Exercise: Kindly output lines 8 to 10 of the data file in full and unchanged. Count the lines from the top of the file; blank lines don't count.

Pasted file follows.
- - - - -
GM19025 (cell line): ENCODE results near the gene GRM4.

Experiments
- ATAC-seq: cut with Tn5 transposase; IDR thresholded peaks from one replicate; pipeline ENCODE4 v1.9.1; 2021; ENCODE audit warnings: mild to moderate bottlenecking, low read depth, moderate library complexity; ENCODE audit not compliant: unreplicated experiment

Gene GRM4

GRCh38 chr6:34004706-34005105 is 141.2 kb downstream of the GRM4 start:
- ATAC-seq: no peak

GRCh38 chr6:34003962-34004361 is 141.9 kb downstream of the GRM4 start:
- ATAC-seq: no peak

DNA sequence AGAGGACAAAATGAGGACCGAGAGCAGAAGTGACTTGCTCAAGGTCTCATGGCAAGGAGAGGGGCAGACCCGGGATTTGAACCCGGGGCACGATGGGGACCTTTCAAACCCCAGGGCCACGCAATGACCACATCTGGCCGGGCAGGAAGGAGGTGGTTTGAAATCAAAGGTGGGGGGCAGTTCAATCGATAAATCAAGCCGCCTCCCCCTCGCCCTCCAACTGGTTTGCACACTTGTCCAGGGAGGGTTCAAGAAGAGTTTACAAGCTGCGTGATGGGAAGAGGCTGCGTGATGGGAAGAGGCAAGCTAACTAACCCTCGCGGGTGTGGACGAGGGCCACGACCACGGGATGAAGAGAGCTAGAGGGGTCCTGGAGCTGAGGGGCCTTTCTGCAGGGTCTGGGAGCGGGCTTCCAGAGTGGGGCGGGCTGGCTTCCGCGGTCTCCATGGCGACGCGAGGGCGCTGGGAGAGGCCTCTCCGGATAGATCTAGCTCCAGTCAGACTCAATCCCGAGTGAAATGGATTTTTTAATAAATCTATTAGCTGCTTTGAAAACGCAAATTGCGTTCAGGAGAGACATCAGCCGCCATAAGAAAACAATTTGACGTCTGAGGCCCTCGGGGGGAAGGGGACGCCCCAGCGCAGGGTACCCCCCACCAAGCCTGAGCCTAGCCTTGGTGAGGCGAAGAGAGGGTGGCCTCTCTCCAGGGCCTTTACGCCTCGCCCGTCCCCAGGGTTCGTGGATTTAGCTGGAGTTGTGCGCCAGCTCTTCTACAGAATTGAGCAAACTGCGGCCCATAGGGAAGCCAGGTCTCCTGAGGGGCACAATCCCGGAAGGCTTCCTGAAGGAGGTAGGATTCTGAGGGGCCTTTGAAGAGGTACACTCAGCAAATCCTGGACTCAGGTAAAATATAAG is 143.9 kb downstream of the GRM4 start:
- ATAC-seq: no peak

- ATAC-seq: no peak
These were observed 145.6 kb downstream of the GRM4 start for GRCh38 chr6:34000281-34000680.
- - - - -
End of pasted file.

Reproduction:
- ATAC-seq: no peak

DNA sequence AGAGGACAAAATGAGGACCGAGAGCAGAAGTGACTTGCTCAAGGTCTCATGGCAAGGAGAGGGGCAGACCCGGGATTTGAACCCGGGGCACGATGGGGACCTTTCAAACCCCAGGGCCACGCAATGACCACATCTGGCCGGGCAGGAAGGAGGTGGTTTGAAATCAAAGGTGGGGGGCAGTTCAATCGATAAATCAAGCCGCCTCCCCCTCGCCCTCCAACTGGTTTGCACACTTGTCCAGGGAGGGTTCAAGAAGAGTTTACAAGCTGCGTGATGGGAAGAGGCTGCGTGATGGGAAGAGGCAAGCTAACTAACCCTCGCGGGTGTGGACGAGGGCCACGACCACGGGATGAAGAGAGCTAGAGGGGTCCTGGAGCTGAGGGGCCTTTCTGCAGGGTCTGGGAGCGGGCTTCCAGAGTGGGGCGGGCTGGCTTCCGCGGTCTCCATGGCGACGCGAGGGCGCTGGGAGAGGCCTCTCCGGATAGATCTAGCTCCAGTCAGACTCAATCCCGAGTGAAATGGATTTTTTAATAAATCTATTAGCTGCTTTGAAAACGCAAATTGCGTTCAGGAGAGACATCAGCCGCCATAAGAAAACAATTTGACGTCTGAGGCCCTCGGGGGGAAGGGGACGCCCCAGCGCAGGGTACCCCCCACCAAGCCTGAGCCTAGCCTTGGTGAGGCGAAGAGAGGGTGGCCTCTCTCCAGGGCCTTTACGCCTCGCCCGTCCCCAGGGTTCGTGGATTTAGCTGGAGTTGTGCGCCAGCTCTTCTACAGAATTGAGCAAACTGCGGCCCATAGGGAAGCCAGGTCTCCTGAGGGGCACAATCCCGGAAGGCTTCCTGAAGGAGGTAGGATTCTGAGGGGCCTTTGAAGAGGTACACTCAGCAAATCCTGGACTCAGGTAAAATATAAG is 143.9 kb downstream of the GRM4 start:
- ATAC-seq: no peak